As may be expected, children with ADHD have more difficulty with peer relationships than children without ADHD. In a study of 165 children (7-9 years) with ADHD, Hoza et al. (2005) found that these children had fewer friendships and were viewed negatively by peers. Indeed, 52% of the children studied fell into the rejected category based on measures of “social preference”, “social impact” and “liking”. Their lack of social success appears to be due, at least in part, to problems interpreting and responding to social cues. Andrade et al. (2012) found that, when compared with controls, children with ADHD and Conduct Problems i) tended to miss social cues (possibly due to inattention or working memory deficits), ii) interpret intentions of others and outcomes of interactions differently (both more positively or more negatively), and iii) often exhibit more negatively valenced responses to negative social situations (whereas, controls tended to exhibit more positive responses, even in negative situations). Thus, the social awkwardness, misinterpretations and mistakes made by children with ADHD often results in social neglect or outright rejection by peers, which obviously amplifies social problems.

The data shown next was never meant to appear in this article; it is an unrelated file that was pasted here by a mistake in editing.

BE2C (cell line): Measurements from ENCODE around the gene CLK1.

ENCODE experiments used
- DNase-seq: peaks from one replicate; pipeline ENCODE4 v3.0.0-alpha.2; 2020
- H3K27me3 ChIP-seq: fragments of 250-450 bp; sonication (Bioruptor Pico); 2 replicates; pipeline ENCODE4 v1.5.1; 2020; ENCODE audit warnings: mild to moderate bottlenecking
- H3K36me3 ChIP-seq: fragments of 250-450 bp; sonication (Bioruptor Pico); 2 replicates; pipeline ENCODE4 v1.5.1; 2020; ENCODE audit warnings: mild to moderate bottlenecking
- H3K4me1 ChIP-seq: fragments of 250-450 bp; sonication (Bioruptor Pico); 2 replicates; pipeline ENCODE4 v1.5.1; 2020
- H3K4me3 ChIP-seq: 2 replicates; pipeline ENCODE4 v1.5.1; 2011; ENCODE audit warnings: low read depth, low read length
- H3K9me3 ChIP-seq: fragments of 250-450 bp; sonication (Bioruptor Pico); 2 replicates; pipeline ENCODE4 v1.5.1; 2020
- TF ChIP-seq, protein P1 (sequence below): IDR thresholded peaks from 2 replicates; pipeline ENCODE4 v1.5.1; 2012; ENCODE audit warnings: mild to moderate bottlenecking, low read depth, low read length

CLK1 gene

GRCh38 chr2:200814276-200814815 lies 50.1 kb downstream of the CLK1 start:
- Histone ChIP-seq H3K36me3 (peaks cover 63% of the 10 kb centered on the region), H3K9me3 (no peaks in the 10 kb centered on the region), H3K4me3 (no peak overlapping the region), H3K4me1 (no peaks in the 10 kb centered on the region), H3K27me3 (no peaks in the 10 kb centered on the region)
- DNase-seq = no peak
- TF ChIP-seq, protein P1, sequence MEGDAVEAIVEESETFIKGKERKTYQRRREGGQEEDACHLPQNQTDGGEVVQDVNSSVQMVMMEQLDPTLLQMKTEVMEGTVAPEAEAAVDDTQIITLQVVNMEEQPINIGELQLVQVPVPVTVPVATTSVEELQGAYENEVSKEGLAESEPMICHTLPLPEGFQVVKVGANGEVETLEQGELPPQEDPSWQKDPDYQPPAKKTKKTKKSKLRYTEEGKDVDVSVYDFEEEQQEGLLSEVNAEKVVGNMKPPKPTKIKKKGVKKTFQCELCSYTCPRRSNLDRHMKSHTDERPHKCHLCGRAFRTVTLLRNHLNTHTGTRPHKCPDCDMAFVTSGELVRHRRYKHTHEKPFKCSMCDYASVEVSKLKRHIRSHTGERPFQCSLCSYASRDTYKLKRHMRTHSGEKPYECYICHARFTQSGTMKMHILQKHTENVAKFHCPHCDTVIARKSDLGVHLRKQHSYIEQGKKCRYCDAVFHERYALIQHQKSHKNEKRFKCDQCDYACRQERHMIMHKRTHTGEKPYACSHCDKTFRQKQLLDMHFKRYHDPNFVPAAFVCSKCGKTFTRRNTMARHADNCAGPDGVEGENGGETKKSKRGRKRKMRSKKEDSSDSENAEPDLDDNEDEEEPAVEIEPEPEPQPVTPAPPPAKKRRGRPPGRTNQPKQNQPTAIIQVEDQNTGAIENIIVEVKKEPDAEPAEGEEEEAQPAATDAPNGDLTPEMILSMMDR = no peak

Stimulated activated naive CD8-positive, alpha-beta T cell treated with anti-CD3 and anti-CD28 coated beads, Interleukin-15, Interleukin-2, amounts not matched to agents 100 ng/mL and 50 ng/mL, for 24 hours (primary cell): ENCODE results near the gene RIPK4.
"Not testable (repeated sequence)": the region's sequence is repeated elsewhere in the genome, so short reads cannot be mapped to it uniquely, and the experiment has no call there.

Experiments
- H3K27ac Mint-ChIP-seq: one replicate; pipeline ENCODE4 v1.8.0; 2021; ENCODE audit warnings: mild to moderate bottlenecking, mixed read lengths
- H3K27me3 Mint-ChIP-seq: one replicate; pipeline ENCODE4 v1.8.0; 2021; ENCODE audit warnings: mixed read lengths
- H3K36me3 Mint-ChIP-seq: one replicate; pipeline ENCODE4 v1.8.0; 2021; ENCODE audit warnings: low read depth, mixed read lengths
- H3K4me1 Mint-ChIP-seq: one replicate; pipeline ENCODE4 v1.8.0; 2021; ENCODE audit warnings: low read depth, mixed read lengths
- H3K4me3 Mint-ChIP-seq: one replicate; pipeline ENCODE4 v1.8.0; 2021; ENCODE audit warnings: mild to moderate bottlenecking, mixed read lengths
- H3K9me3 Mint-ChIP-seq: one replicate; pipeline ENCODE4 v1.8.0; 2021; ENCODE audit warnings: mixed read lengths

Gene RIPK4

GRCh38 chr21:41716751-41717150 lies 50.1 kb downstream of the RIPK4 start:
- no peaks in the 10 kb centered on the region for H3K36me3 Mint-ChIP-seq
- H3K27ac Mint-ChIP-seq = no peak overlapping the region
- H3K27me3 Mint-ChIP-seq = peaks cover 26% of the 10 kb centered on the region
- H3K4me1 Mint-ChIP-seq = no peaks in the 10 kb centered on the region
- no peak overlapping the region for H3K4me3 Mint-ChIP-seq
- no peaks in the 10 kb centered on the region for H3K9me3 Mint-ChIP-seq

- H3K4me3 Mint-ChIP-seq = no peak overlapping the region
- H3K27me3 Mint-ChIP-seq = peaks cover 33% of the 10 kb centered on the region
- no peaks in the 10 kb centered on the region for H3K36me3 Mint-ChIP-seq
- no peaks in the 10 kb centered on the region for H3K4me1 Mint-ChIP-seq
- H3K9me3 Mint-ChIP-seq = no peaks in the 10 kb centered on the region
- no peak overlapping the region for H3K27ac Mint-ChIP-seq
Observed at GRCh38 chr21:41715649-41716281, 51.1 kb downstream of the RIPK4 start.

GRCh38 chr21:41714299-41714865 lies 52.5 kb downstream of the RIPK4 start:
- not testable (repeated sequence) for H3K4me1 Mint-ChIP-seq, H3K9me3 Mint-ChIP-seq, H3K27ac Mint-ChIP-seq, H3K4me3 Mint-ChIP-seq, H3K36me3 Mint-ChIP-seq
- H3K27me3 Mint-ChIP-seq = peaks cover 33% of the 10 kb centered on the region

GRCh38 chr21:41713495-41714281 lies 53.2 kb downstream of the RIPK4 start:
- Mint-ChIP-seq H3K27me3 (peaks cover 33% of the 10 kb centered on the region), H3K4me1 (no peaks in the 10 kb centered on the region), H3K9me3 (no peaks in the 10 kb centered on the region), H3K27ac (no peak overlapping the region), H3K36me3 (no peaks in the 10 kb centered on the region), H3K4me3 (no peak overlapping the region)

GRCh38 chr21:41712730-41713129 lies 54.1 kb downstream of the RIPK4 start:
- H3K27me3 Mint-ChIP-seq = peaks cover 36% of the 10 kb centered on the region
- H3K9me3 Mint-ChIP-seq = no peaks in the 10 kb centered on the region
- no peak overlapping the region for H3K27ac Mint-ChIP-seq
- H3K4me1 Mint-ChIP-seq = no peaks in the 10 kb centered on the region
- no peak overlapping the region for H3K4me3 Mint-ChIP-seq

The quality of friendships and peer relationships or lack thereof have long-term effects as children mature into adults. Childhood rejection by peers is predictive of negative behaviors (e.g., delinquency, substance abuse, dropping out of school, criminal activity) and feelings (e.g., depression, loneliness, anxiety (Parker and Asher, 1987; Rubin et al., 1998). However, it is important to remember that these results are not due to rejection alone; many other factors such as peer group choice come into play.

ADHD Endophenotypes

Castellanos and Tannock (2002) have identified three potential neuroscience-based endophenotypes that involve the executive functions of the brain. 1) Hyperactive behavior may be a result of a shortened delay gradient, which decreases the time one is willing to wait for a reward (e.g., recess, food treat, money, etc.). They hypothesize that fidgeting or hyperactivity may reflect a self-regulatory behavior when waiting is enforced. 2) Waiting, even for short times, may be extra difficult for people with ADHD because of differences in temporal processing that skew perceptions of time. Deficits in temporal processing may also be responsible for inattentive behaviors and inconsistent performance often seen in people with ADHD. 3) The final proposed endophenotype reflects a working memory deficit that affects executive functions (including impulse control), ability to maintain attention/focus, and even phonemic awareness deficits (e.g., dyslexia). Deficits in working memory may also promote the shortened reward-delay gradient that characterizes ADHD.

Neuroanatomy of ADHD